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GM Mike Elias reiterates plans to increase Orioles’ payroll for 2023: ‘This team is officially in the fight’

Mike Elias didn’t get into specifics in his final media session of the year before Wednesday’s season-ending doubleheader, but the Orioles’ executive vice president and general manager reiterated that he expects the team’s payroll to increase for 2023.

That’s not necessarily saying much, given Baltimore’s $64.8 million payroll ranked 29th of the 30 major league teams in that regard this season, nearly $100 million below the league average and more than $215 million below the New York Mets’, according to Spotrac. Despite those financial limitations, the Orioles finished with their first winning campaign since 2016 as the top American League team to miss the postseason.

“I don’t want to announce a budget to the agent community or the other 29 teams, but I do continue to view this as an offseason where we’re going to have the flexibility to invest in the major league payroll in a different way than I have done since I’ve been here,” Elias said. “… I feel like this team is officially in the fight in the American League East, and that’s a big achievement.”

There are myriad ways for the Orioles to bump payroll in 2023, the obvious being the additions of experienced players through free agency and trades. Elias said the front office has been meeting for about a month to plan for the offseason, with the impression that there is no distinct position of need.

“It’s not something obvious, that I think we’re going to target a certain position,” Elias said. “I think we’re going to look at any and all ways to improve our chances of making the playoffs within the budget that we’re going to be working with, and that’s going to depend on what the market gives us, and I think there are a number of areas where we could supplement this team, so I don’t have a specific prediction about which position any major league acquisitions are going to going to come in.”

Elias noted that the Orioles have “very interesting internal candidates for almost every single job,” complicating their offseason addition-making. They could sign or trade for a starting pitcher, with Elias saying there’s “a very high likelihood” top prospect Grayson Rodriguez is in their opening day rotation. An addition on the infield could block the path for Connor Norby or Jordan Westburg, the top two home run hitters in the minor league system this year. But both Elias and manager Brandon Hyde spoke about the need to blend major league acquisitions with minor league call-ups.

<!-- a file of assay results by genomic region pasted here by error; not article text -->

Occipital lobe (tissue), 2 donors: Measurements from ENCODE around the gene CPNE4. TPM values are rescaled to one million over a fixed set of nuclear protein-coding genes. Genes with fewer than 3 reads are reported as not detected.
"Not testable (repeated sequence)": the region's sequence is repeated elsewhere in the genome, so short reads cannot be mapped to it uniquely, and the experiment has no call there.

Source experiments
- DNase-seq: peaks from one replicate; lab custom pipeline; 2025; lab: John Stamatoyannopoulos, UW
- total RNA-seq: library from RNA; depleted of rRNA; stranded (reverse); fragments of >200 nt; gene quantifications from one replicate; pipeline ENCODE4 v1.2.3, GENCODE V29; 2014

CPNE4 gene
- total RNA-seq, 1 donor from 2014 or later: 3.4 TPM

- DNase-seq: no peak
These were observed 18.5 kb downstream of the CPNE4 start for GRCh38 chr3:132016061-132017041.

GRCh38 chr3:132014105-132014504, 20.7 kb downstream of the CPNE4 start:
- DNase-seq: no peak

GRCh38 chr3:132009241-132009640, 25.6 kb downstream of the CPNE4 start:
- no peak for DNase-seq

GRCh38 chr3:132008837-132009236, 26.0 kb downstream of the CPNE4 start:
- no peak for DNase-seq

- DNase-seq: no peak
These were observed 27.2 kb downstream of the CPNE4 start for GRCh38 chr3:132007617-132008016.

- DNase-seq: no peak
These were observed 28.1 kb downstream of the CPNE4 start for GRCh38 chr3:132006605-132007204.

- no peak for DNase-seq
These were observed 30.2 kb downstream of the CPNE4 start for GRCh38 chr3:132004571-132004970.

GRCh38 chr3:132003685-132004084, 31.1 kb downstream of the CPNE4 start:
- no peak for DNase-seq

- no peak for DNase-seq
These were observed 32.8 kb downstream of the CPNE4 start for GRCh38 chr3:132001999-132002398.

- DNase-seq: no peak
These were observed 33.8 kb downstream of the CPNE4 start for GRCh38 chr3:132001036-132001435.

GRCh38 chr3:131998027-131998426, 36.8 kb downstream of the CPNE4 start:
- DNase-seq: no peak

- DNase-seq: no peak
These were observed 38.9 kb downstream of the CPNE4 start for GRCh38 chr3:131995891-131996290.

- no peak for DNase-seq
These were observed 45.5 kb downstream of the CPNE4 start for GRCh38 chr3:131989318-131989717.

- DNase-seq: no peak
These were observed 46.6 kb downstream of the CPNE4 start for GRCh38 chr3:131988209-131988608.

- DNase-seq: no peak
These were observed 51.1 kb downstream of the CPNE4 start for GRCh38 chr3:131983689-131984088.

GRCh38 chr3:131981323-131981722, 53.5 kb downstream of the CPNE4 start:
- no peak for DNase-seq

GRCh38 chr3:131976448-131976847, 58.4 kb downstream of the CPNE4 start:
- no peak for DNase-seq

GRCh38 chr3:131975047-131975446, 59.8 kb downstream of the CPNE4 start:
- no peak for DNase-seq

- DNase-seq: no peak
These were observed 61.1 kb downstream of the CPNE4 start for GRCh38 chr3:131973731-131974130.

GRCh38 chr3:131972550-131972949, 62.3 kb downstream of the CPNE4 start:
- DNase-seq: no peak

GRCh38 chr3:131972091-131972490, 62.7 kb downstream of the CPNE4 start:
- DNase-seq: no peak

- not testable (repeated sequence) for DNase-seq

Of course, any number of position player prospects could be traded to add experienced major league talent. Since taking over Baltimore’s baseball operations department in November 2018, Elias has hoarded up-the-middle prospects. Although some, notably top-ranked players in Adley Rutschman and Gunnar Henderson, have reached the majors, others could be used in trade packages.

“I think we’re going to have to [part with prospects] if we’re going to import players for trade,” Elias said. “I don’t know that we’re going to get it done without sending prospects. I really like the players that we’ve been drafting and developing or trading for, but this is part of the business, and that’s why you amass such depth in your organization. There’s a 40-man roster, there’s a Rule 5 draft, you can’t keep everybody, and you also can’t play everybody.

“We just want to keep stacking good players and good drafts and good international development so that we’re able to use our players, because we don’t have the same amount of money as the [New York] Yankees, you know? There’s going to be times when our richness in players is going to be what we have to lean into in order to win out here.”

Payroll could also increase via internal investments. Several key players in this season’s success are due raises through salary arbitration, with shortstop Jorge Mateo, outfielders Austin Hays and Cedric Mullins, and right-handers Dillon Tate and Austin Voth entering that process for the first time.

There’s also the chance of long-term deals for players not yet in arbitration. An agreement with Rutschman would perhaps be the most significant move the Orioles could make this offseason, locking up a player who has been the face of the organization’s rebuild since he was taken with the first overall pick in the 2019 MLB draft and largely lived up to expectations in a rookie season that earned him Most Valuable Oriole honors.

Speaking broadly about the possibility of those types of deals, Elias declined to say whether discussions with any players had taken place.

“It’s not something that you force, but if it makes sense for both sides, they tend to happen,” Elias said. “Hopefully, we’ll have some of that.”

In terms of active major league payroll, the Orioles don’t figure to shed much this offseason. Pending free agents Robinson Chirinos and Rougned Odor were making less than $1 million each. Veteran right-hander Jordan Lyles has an $11 million team option with a $1 million buyout; Elias said it was too early to say whether the Orioles would pick it up, though both he and Hyde praised Lyles’ contributions to a young pitching staff.

But Elias expects other veterans to be interested in coming to Baltimore after the Orioles’ turnaround season.

“I think that this is a very attractive free agent destination now,” Elias said. “I think we hear great compliments from our players about the clubhouse environment that Brandon’s built, about the way that our players get better here and have really put that on display here. It’s a great town. It’s a great ballpark. It’s now a great place to pitch. And I think we’re going to have a lot of players want to come and join this team.”

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